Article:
- Describe the five types of feedback identified by Carl Rogers.
Writing is a communicative act. It is a reflection of the communication process and represents each of the process’s components in many ways. Yet, because many people tend to think of writing as a one-way communication, feedback can be particularly challenging for a writer to assess. The best praise for your work may be the sound of silence, of the document having fulfilled its purpose without error, misinterpretation, or complaint. Your praise may come in the form of increased referrals, or sales leads, or outright sales, but you may not learn of the feedback unless you seek it out. And that is what this section is about: seeking out feedback because it is an opportunity—an opportunity to engage with your audience, stimulate your thinking, and ultimately improve your writing.
You ask a colleague, “How was your weekend?” and he glances at the floor. Did he hear you? Was his nonverbal response to your question one of resignation that the weekend didn’t go well, or is he just checking to make sure his shoes are tied? Feedback, like all parts of the communication model, can be complex and puzzling. Do you ask again? Do you leave him alone? It is hard to know what an action means independent of context, and even harder to determine without more information. Feedback often serves the role of additional information, allowing the source to adapt, adjust, modify, delete, omit, or introduce new messages across diverse channels to facilitate communication. One point of reference within the information or response we define as feedback may, in itself, be almost meaningless, but taken together with related information can indicate a highly complex response, and even be used to predict future responses.
Carl Rogers, the famous humanistic psychologist, divides feedback into five categories:
These five types of feedback vary in their frequency and effectiveness (Rogers, 1961; Rogers, 1970)., This framework highlights aspects of feedback that serve as opportunities for the business writer, as he or she recognizes feedback as an essential part of writing and the communication process. Let’s examine the five types of feedback, as presented by Rogers, in their order of frequency.
This type of feedback is the most common. Evaluative feedback often involves judgment of the writer and his or her ethos (or credibility). We look for credibility clues when we examine the letterhead; feel the stationery; or read the message and note the professional language, correct grammar, and lack of spelling errors. Conversely, if the writer’s credibility is undermined by errors, is perceived to be inappropriately informal, or presents questionable claims, the reader’s view of the writer will be negative. The reader is less likely to read or respond to the message communicated by a source judged to lack credibility.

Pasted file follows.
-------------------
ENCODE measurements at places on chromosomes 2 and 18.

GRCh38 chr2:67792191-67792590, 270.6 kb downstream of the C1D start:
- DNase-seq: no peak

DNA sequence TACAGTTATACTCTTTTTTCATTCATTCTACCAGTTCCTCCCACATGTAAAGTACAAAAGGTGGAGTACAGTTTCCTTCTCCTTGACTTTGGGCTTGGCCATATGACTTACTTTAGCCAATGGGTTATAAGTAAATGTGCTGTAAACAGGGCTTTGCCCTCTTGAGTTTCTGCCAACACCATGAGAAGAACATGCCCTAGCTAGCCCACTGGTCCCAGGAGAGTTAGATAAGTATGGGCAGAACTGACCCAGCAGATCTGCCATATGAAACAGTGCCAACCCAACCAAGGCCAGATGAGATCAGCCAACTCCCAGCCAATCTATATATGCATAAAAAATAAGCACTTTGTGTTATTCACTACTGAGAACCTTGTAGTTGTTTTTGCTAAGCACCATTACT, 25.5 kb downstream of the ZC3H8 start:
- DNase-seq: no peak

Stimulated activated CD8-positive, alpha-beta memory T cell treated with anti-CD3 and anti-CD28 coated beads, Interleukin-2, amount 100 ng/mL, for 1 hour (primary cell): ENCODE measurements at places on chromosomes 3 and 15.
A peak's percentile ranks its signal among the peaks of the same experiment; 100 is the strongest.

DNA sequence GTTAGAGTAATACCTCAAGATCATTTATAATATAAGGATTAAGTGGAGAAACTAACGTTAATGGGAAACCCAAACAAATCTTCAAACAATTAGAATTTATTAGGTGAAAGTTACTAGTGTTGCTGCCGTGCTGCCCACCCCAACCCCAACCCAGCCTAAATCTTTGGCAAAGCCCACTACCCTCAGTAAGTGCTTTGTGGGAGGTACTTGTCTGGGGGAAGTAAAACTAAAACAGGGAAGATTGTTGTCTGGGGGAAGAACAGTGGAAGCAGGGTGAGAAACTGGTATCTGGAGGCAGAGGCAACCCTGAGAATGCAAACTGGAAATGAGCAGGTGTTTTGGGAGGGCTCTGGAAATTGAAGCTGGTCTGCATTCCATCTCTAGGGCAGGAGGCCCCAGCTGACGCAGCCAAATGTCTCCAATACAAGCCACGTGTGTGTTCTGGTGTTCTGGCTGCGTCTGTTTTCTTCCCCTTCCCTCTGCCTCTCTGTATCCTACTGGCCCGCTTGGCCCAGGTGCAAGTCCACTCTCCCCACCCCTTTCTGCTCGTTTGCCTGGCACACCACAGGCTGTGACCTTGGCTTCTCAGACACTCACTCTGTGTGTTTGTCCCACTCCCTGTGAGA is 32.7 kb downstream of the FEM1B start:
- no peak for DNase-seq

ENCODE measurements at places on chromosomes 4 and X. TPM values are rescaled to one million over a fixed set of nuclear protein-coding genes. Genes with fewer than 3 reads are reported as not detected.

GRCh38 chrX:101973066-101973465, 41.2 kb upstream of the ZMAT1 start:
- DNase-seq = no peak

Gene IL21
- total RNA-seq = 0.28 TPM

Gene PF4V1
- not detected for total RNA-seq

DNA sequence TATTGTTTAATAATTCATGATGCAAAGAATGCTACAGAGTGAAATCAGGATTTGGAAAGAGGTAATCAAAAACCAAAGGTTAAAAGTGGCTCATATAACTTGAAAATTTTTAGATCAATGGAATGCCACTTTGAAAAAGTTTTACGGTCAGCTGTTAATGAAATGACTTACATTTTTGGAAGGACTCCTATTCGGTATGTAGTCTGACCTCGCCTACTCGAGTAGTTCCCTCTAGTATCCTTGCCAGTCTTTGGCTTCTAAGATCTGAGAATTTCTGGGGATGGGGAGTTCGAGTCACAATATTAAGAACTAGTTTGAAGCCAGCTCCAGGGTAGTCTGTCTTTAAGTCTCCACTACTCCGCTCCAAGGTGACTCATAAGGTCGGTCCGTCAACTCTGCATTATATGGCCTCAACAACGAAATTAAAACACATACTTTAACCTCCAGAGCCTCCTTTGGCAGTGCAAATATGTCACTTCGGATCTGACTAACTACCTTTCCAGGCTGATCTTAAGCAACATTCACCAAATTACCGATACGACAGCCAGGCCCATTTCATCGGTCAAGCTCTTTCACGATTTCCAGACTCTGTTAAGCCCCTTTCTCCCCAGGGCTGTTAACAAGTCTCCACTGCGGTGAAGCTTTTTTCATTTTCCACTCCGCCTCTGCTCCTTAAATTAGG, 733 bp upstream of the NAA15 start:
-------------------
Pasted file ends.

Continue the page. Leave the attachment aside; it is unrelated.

In an interpersonal context, evaluative feedback may be communicated as a lack of eye contact, a frequent glance at a cell phone, or an overt act to avoid communication, such as walking away from the speaker. In written communication, we don’t have the opportunity to watch the reader “walk away.” As a business writer, your ethos is an important part of the message.
In aspects of interpersonal interaction, behavioural evaluations are one type of evaluative feedback. A behavioural evaluation assesses the action and not the actor, but the business writer lacks this context. You don’t always know when or where your content will be read and evaluated, so it is in your best interest to be consistently professional. Fact checking, elimination of errors, and a professional image should be habits, not efforts of will. They should be an automatic part of the writing process for any business writer.
In the course of a conversation, you may not be completely sure you heard correctly, so it is often a good idea to paraphrase or restate what you heard as a way of requesting confirmation or clarification. You may also understand what was said, but restate the main point as a way of communicating attention. Listening is hard to assess in any conversation, and interpretive feedback allows the speaker to hear a clear demonstration of feedback that confirms that the message was understood or needs correction. Interpretive feedback requests confirmation or clarification of a message, and is often expressed in the form of a question.
In hard copy documents, we normally lack this feedback loop, but online documents increasingly allow for this form of exchange. You may find a “Comments” button at the end of an online article. When you click on the button, a text box will appear, providing a space and a medium for feedback from readers to the author, allowing an opportunity to respond with opinions, interpretations, and questions sparked by the article. Blogs incorporated this feature early in the development of Web content, but you can see variations of this feedback style all over the Web. This form of feedback is increasingly common in Facebook’s wall, in MySpace’s comment box, and even in an article published in the online version of the Wall Street Journal.